In a letter to the Countryside Alliance the British Medical Association (BMA) have strengthened their demands for firearms licence applicants to pay for their GP’s participation, a position they have reaffirmed in an updated Firearms Guidance and accompanying blogpost on their website.
The Countryside Alliance had written to the BMA outlining concerns over the association’s guidance on new firearms licensing procedures, expressing concerns that GPs following the BMA’s advice were inappropriately attempting to charge members of the public.
The recently adopted model of GP’s involvement in firearms licensing, which came into effect in April 2016, was an attempt to improve systems in place to ensure that those licensed to possess firearm and shotgun certificates were medically fit. As part of the extensive discussions that led to the adoption of this new model, it was agreed with all stakeholders that applicants were not expected to be charged for the initial medical check that formed the cornerstone of this new process. However, despite being a part of all these stakeholder discussions, once the model was implemented the BMA appeared to alter their position, and began to tell GPs to either charge the applicant or claim a ‘conscientious objection to gun ownership’ and therefore not take part in the process.
This latest BMA Firearms Guidance entrenches their position by giving GPs draft letters to respond to the Police Force and raises once again the opportunity for GPs to refuse to partake by claiming a ‘conscientious objection to gun ownership’. A blogpost on the BMA website accompanying the new guidance argues that doctors should be allowed to charge enormous sums from members of the public applying for a shotgun licence on the basis that some forms of shooting are expensive, an extraordinary position for medical professionals to be taking over a question of public safety.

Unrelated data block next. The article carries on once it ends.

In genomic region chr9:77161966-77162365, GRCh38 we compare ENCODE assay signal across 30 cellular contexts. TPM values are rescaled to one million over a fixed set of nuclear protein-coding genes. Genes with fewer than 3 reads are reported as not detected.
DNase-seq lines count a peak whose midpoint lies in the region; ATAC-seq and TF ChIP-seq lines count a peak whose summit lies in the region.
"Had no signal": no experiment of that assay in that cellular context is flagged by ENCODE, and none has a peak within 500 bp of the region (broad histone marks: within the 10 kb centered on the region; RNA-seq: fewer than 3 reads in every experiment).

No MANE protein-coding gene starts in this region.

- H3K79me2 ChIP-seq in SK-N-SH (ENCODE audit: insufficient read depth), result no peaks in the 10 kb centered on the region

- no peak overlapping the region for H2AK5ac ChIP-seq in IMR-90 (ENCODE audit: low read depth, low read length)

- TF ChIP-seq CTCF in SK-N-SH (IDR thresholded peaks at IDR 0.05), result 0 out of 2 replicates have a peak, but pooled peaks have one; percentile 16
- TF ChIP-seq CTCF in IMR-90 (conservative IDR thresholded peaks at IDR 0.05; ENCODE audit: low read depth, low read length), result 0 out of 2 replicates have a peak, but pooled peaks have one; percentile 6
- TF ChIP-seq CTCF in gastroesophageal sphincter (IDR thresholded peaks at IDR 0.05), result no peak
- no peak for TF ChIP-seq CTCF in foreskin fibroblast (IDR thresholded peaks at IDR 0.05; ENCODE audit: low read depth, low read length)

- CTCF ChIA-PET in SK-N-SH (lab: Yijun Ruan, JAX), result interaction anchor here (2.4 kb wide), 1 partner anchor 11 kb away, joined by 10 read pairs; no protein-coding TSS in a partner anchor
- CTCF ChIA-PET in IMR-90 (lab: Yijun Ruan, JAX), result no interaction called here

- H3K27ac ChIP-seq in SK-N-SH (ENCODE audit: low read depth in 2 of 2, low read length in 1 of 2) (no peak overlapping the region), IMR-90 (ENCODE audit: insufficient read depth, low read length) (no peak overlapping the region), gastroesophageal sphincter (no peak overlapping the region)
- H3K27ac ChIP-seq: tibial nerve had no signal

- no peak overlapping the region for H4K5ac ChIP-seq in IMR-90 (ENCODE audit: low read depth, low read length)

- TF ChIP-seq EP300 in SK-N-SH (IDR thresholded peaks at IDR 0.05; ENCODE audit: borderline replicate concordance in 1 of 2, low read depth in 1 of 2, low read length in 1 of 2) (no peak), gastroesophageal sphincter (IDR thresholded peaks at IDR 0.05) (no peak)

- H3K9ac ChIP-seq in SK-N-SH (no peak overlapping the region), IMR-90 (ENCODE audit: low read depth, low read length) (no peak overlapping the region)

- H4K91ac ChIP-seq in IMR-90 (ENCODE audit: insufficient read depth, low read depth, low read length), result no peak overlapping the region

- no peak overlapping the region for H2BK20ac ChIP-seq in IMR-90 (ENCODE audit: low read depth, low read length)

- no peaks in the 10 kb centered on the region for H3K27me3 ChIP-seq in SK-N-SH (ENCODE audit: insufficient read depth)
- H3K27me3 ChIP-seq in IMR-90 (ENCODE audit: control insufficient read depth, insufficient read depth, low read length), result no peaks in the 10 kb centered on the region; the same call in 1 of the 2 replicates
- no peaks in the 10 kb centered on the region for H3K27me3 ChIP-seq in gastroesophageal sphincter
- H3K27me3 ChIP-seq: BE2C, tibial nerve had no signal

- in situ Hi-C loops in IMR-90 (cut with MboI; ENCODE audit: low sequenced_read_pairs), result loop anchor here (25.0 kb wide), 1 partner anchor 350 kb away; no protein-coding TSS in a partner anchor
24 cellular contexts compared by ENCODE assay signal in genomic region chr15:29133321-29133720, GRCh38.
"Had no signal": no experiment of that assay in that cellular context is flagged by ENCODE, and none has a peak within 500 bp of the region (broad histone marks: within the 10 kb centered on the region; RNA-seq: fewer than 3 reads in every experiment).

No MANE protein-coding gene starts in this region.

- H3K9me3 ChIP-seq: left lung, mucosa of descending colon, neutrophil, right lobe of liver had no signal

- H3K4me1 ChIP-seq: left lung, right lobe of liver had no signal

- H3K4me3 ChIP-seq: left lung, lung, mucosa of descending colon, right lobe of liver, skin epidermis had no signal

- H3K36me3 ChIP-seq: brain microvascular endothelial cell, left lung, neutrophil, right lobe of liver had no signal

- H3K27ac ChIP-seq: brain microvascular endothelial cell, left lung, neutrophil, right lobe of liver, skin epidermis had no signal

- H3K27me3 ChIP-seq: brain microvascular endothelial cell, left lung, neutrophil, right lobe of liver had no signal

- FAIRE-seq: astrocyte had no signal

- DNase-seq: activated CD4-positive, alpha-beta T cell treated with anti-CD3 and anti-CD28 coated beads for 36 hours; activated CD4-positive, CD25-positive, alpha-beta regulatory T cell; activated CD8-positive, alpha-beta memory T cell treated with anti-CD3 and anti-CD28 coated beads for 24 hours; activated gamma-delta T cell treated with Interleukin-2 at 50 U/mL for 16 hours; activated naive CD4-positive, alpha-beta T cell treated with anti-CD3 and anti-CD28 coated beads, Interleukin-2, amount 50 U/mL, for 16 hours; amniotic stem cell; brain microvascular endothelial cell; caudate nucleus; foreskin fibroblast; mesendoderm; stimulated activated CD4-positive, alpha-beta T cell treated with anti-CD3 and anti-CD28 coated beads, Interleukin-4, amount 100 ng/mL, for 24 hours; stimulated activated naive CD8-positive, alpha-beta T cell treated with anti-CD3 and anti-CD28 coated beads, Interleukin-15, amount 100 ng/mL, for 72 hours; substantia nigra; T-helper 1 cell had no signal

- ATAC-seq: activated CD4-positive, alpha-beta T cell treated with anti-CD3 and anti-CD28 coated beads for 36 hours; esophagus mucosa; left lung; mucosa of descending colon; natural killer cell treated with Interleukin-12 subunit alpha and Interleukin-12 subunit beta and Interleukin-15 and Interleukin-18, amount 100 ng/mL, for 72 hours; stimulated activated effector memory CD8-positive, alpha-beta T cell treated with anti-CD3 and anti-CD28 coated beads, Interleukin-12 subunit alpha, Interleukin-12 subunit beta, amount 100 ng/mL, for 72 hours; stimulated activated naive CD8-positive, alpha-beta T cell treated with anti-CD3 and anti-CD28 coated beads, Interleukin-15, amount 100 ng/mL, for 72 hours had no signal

Liam Stokes, Head of Shooting at the Countryside Alliance, said:
“The Countryside Alliance has always believed that a working system with continuous medical monitoring and full cooperation from stakeholders will see an improvement to public safety. However, if the BMA continues to urge GPs to circumvent the process then the new system is clearly not going to be able to deliver any such benefits.
“We are also extremely worried about the BMA’s suggestion that GPs claim a ‘conscientious objection to gun ownership’. We believe that this represents a significant departure from the BMA’s own code of employment ethics, setting a dangerous precedent in suggesting a public service can be withheld by medical staff on the grounds of disapproval of certain lifestyle choices.
“It is regrettable that the BMA have shown no inclination to improve a system that is clearly now not working, but are instead talking about the maximum amount of money that they could charge for a system that was supposed to improve public safety. It is now absolutely clear that for the benefit of our members and the whole shooting community that all parties need to be brought back to the table to sort this mess out.”
Notes to Editors:
Countryside Alliance Press Release [September 7th 2016] – Further issues with new medical system for firearms licensing
British Medical Association Blog [March 3rd 2017] – Updated firearms guidance for GPs
British Medical Association Guidance [March 3rd 2017] – Firearms licencing process: GP support guide